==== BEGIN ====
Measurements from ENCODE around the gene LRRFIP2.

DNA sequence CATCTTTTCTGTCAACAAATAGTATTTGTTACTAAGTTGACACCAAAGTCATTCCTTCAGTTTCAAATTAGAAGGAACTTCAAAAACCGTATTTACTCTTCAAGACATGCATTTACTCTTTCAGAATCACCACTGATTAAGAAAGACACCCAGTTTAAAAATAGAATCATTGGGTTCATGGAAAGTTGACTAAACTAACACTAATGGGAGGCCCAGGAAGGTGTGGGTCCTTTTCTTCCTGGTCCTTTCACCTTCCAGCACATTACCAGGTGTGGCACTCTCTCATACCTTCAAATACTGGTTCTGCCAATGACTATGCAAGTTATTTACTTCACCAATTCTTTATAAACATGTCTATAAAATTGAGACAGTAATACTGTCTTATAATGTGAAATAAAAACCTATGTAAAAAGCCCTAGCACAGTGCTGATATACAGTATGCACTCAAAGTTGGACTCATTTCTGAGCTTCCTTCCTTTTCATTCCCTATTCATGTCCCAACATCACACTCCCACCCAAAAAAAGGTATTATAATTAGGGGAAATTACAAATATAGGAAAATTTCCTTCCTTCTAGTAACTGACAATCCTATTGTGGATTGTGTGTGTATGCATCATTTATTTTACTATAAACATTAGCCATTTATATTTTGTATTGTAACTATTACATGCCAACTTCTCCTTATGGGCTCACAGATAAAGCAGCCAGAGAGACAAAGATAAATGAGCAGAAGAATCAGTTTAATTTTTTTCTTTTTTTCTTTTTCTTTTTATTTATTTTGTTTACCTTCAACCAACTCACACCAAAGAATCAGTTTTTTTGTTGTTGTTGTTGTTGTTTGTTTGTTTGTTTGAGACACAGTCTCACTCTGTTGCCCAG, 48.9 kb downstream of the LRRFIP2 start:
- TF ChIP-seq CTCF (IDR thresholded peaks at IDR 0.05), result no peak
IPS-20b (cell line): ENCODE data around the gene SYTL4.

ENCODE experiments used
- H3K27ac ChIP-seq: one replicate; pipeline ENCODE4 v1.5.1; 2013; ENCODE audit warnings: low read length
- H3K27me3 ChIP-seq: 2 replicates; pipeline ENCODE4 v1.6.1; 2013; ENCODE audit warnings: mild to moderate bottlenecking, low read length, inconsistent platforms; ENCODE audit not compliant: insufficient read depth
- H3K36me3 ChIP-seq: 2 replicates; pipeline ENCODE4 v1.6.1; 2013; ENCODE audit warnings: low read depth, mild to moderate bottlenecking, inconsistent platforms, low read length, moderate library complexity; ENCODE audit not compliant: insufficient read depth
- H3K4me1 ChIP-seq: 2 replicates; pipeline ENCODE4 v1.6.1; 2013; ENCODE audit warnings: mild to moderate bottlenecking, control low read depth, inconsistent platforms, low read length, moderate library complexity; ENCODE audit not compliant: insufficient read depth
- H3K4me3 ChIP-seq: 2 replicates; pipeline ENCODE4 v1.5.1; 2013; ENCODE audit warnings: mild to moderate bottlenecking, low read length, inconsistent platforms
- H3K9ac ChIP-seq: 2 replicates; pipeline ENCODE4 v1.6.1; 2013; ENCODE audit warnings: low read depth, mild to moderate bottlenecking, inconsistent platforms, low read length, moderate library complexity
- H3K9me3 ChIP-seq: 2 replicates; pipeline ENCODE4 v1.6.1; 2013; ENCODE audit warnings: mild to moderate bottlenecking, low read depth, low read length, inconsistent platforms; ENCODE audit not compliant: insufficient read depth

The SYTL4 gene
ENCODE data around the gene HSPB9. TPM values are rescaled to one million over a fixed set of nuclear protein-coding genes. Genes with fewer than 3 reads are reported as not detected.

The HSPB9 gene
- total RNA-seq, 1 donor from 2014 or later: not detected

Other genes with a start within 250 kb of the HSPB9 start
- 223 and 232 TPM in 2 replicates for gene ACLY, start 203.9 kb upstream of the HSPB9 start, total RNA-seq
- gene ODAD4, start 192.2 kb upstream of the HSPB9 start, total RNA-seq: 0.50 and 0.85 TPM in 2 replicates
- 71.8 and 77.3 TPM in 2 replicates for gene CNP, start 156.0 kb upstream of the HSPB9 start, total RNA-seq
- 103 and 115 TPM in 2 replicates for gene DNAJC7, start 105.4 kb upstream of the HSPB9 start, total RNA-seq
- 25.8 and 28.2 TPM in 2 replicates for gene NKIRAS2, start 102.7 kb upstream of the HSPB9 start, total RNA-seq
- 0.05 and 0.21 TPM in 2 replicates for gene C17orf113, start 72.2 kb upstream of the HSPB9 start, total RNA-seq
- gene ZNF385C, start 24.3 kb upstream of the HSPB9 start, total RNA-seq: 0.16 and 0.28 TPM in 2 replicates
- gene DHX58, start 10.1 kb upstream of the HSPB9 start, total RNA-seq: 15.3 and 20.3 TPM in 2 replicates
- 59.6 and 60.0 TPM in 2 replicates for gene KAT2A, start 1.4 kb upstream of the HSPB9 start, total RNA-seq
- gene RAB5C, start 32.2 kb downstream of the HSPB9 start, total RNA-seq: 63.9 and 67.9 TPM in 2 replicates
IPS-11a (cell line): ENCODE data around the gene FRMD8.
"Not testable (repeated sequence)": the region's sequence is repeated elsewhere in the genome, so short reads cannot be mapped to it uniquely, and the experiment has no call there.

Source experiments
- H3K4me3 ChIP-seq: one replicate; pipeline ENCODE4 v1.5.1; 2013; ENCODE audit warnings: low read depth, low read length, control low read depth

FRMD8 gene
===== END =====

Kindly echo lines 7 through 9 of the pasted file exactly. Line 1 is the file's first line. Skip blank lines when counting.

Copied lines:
- H3K27me3 ChIP-seq: 2 replicates; pipeline ENCODE4 v1.6.1; 2013; ENCODE audit warnings: mild to moderate bottlenecking, low read length, inconsistent platforms; ENCODE audit not compliant: insufficient read depth
- H3K36me3 ChIP-seq: 2 replicates; pipeline ENCODE4 v1.6.1; 2013; ENCODE audit warnings: low read depth, mild to moderate bottlenecking, inconsistent platforms, low read length, moderate library complexity; ENCODE audit not compliant: insufficient read depth
- H3K4me1 ChIP-seq: 2 replicates; pipeline ENCODE4 v1.6.1; 2013; ENCODE audit warnings: mild to moderate bottlenecking, control low read depth, inconsistent platforms, low read length, moderate library complexity; ENCODE audit not compliant: insufficient read depth